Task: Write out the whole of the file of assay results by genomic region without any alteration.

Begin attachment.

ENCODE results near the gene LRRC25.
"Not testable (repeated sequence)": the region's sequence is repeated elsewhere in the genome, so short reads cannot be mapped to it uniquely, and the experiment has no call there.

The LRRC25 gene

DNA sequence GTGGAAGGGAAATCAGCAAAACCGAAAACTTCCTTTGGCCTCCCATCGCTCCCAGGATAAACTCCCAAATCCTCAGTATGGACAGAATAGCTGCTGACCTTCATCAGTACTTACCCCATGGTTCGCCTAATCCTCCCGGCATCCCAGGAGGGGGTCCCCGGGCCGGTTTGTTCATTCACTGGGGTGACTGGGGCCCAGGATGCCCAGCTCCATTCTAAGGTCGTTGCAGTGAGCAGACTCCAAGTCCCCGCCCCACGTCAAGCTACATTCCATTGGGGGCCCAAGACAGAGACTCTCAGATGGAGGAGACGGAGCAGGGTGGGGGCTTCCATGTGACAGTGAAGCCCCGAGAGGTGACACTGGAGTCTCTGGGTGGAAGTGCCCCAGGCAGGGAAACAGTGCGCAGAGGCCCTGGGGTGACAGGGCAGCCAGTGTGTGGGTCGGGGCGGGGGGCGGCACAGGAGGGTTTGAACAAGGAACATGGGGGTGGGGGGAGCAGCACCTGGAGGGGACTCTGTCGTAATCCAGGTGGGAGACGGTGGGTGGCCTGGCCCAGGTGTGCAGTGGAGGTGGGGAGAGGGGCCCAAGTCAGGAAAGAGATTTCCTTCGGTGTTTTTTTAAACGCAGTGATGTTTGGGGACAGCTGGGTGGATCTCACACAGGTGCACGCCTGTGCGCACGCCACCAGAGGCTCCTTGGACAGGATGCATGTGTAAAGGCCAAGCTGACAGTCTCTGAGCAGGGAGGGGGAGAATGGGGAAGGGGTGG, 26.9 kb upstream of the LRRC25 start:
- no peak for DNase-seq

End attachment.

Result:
ENCODE results near the gene LRRC25.
"Not testable (repeated sequence)": the region's sequence is repeated elsewhere in the genome, so short reads cannot be mapped to it uniquely, and the experiment has no call there.

The LRRC25 gene

DNA sequence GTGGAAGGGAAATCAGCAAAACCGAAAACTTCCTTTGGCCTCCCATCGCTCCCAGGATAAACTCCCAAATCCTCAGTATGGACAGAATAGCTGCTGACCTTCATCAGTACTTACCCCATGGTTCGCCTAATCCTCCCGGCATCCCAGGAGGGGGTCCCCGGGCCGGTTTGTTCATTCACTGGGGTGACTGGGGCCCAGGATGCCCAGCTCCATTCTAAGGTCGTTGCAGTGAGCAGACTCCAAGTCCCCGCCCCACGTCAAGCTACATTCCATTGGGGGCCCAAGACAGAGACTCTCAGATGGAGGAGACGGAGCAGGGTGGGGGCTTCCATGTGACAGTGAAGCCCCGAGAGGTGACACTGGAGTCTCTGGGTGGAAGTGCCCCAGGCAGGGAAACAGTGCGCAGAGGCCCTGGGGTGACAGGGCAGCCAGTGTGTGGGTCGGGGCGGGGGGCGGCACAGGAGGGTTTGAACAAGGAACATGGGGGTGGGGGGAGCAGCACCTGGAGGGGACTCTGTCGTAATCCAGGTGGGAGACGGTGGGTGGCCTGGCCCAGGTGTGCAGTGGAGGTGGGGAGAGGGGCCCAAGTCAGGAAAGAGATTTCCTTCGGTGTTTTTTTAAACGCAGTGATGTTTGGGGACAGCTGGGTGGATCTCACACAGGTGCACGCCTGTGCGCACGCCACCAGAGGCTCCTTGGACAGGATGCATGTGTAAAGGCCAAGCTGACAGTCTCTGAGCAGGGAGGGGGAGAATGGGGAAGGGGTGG, 26.9 kb upstream of the LRRC25 start:
- no peak for DNase-seq